Scientists have developed a new type of blood testing equipment that can fit inside a doctor's coat pocket. The new lab-on-a-chip blood testing device could soon revolutionize the way blood tests are carried out.
For people suffering from certain types of conditions or illnesses, having a blood test taken involves drawing blood using a syringe or a fingerprick. However, it doesn't end there. Once the blood sample is taken, it will be sent to a lab for the actual test. While the tests are being conducted, patients will have to wait a while before the test results come out. Researchers from the Michigan Technological University have come up with a device that could spell the end of traditional blood testing procedures.
The new testing system uses something called a lab-on-a-chip (LOC). This type of portable equipment is easy to carry around and can process blood samples in just a few minutes. Moreover, the new system is also cost effective and inexpensive to manufacture. The new LOC was featured in the March issue of the journal IEEE Transactions on Nanobiosciences.
"In a very short time, you could test for many conditions," said Michigan Technological University associate professor of electrical and computer engineering Shiyan Hu. "This really would be an entire lab on a chip."
The researchers that developed the LOC say that it could soon be used to test for a wide variety of conditions including diabetes and even HIV. Since the system can easily be carried around, it could also revolutionize how doctors practice their profession in the field. The portability of the system would make it invaluable for field hospitals, military doctors and medics as well as medical professionals conducting outreach programs in far flung areas.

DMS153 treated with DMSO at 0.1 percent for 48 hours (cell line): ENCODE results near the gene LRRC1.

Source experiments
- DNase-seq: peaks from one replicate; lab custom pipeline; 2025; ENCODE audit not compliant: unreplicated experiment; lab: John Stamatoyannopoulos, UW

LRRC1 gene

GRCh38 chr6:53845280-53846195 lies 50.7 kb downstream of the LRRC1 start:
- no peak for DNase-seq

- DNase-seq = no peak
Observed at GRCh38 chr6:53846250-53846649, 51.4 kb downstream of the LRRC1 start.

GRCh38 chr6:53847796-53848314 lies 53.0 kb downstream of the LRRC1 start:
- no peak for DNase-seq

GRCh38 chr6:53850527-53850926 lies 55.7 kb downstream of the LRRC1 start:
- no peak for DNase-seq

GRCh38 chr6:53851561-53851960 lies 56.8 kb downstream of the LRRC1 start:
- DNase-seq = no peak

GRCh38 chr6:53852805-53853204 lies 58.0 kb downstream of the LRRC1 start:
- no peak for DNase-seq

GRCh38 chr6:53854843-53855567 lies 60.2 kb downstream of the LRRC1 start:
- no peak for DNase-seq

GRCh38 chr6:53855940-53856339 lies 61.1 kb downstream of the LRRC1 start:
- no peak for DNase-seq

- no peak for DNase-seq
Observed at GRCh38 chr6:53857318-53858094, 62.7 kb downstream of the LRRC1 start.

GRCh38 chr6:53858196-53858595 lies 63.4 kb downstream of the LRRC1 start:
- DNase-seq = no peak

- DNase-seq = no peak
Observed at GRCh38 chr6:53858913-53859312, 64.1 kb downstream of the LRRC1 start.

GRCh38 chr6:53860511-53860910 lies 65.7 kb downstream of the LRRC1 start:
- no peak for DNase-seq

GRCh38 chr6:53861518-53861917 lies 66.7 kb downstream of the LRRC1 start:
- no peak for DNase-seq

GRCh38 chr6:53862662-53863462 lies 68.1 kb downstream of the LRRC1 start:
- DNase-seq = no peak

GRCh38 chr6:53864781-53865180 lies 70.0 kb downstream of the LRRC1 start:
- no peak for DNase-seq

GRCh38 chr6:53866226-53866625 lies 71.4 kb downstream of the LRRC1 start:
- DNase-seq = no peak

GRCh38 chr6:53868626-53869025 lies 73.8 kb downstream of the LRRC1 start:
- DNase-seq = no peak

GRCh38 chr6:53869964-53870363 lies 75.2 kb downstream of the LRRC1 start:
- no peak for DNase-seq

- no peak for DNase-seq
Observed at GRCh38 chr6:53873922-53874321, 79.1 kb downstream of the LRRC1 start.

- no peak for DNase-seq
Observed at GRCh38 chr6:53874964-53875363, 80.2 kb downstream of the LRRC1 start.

"It has taken us four years to do the software, but to manufacture the LOC would be inexpensive," Hu said. "The materials are very cheap, and the results are more accurate than a conventional lab's."
While the LOC is still currently under development, it took the researchers around 4 years to complete the software required to design the necessary hardware. However, the materials needed to actually produce a prototype are very inexpensive. The researchers used the software they created to route a small sample of blood through each of the tests that a LOC would contain. One of the main challenges of designing the LOC was keeping the chip from getting contaminated. The researchers are now aiming to produce a working prototype in the near future.